Shapiro Sets Out To Rebut Coroner Defense Team Up To Bat After Eight Days Of Grisly Testimony
After eight days of sometimes gruesome testimony about the autopsies of Nicole Brown Simpson and Ronald Lyle Goldman, one of O.J. Simpson’s attorneys launched his cross-examination of the county coroner late Wednesday by belittling the significance of the doctor’s medical conclusions.
Robert L. Shapiro, the lawyer who built Simpson’s legal team but has played a minimal role during the trial itself, politely but forcefully suggested that the coroner’s closely watched testimony - which has detailed every wound to the victims and has provided the jury with elaborate descriptions of how the killings might have been carried out - was far more speculation than substance.
“Isn’t it true, doctor, after eight days of testimony, there’s only four facts you can testify to with a reasonable degree of medical certainty?” Shapiro asked, referring to four basic conclusions of the coroner’s testimony: that the deaths were homicides, that the fatal injuries were stab wounds, that the victims bled to death and that they were killed between 9 p.m. and shortly after midnight.
Deputy District Attorney Brian Kelberg objected to that question, but Superior Court Judge Lance A. Ito overruled the objection.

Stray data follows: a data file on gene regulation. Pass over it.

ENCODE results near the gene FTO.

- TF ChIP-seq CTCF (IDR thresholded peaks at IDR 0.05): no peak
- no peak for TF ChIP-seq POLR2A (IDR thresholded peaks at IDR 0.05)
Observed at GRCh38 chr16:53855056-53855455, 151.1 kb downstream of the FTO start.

“I’ve already discussed the findings,” Dr. Lakshmanan Sathyavagiswaran responded with a hint of defensiveness. “I’ve discussed my opinion that there were significant stab wounds to both of the victims. I opined that the significant wounds on the bodies were caused by a single-edged knife. … I don’t think my eight days of testimony have been wasted, but if that’s your position, I can’t change it.”
Shapiro’s cross-examination barely got under way before the end of the court day Wednesday, but he used his initial questions in an attempt to undermine the impact of the coroner’s testimony. He did that first by suggesting that much of it was speculative and then by insinuating that Sathyavagiswaran was bending some of his findings to fit the prosecution’s theory of the crimes, particularly the government’s contention that the two victims were killed at about 10:15 p.m. on June 12, 1994, a time for which Simpson has no firm alibi.
In response to questions from Shapiro, the coroner acknowledged that he cannot be sure exactly what time the victims died, how many weapons were used in the attack or how many assailants were responsible.
At least six of the jurors were rapidly scribbling notes during that portion of the testimony. Simpson, who has pleaded not guilty, also followed attentively, a sharp contrast to his apparent distraction earlier in the day as the prosecution completed its long examination of the witness.